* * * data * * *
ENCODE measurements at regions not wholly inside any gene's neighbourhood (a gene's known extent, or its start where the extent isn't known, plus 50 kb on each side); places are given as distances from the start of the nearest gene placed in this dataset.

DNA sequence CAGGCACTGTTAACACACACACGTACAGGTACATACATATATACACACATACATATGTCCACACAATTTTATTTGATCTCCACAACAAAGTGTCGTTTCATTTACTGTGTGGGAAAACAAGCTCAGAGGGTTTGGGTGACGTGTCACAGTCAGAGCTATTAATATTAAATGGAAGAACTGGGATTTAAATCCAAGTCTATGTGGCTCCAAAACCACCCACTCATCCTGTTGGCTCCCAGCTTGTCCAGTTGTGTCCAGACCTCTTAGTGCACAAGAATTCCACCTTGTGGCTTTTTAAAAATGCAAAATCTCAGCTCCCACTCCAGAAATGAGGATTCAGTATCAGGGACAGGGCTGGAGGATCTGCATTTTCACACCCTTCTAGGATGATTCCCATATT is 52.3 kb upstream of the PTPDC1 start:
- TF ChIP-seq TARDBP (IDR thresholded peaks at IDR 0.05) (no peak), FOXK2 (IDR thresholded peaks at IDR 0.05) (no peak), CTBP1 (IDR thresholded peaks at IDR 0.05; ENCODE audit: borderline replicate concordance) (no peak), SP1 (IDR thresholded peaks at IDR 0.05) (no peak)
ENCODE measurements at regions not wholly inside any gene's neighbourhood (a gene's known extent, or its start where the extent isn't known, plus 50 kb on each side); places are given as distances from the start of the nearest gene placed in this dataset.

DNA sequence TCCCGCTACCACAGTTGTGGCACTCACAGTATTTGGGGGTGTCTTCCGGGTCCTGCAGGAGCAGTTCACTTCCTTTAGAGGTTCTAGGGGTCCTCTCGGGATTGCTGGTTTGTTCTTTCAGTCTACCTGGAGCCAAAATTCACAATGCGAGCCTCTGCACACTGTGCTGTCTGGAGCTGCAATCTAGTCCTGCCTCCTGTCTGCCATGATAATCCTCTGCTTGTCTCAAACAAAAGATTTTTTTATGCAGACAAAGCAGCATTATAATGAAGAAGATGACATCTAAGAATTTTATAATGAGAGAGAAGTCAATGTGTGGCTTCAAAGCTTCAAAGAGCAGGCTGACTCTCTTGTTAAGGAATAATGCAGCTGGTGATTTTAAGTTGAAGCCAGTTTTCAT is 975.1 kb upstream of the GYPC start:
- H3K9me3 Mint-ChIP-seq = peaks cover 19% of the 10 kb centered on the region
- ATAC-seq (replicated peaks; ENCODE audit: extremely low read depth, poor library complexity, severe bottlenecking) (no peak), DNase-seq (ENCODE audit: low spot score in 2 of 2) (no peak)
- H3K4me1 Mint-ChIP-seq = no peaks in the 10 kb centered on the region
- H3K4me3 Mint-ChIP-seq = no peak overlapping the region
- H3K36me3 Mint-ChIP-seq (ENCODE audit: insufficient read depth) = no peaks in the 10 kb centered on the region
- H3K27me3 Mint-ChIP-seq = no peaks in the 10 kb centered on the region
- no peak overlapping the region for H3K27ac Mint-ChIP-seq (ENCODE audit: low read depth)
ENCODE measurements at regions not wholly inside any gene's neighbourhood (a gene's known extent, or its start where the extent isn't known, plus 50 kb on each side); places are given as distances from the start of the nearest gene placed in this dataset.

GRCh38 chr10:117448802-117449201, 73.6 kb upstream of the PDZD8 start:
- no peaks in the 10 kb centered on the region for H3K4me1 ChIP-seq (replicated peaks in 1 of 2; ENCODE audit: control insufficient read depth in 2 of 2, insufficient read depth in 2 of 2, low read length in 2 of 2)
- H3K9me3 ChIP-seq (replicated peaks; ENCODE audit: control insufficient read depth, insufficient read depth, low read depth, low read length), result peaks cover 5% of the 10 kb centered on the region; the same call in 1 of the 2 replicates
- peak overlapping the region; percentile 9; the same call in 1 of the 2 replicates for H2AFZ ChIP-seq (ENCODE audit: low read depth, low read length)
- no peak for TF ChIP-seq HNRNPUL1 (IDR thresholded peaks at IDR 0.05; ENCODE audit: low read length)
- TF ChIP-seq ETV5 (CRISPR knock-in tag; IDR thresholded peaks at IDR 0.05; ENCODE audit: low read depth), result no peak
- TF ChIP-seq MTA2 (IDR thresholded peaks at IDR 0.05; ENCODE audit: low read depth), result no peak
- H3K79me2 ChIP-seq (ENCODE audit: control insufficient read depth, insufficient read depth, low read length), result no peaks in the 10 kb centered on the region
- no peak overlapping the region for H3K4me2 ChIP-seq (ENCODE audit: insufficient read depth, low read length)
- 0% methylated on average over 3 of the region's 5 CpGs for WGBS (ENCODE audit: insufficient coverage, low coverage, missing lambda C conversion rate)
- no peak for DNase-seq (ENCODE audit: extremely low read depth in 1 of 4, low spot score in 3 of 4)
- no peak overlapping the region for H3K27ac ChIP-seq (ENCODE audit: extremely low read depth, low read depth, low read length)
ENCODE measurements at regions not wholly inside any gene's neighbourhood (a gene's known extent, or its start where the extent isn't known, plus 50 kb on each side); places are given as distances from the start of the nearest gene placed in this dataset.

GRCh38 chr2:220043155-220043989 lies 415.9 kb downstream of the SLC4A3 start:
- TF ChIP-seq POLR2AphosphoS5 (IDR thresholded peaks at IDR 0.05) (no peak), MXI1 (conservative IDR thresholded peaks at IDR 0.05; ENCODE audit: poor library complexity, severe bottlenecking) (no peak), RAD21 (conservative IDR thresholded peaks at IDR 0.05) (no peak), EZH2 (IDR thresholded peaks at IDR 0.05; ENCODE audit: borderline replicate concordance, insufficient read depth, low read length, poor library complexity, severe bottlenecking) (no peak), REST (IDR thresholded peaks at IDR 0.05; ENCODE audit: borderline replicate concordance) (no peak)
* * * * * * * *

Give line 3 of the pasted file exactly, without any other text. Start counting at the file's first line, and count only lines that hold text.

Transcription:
- TF ChIP-seq TARDBP (IDR thresholded peaks at IDR 0.05) (no peak), FOXK2 (IDR thresholded peaks at IDR 0.05) (no peak), CTBP1 (IDR thresholded peaks at IDR 0.05; ENCODE audit: borderline replicate concordance) (no peak), SP1 (IDR thresholded peaks at IDR 0.05) (no peak)